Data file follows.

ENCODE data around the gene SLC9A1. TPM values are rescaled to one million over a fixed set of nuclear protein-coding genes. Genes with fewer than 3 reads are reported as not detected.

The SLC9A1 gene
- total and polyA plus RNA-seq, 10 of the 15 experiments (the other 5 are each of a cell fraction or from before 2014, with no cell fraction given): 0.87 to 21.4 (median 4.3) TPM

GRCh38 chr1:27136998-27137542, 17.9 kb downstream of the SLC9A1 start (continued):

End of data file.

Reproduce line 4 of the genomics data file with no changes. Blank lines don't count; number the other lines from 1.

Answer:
GRCh38 chr1:27136998-27137542, 17.9 kb downstream of the SLC9A1 start (continued):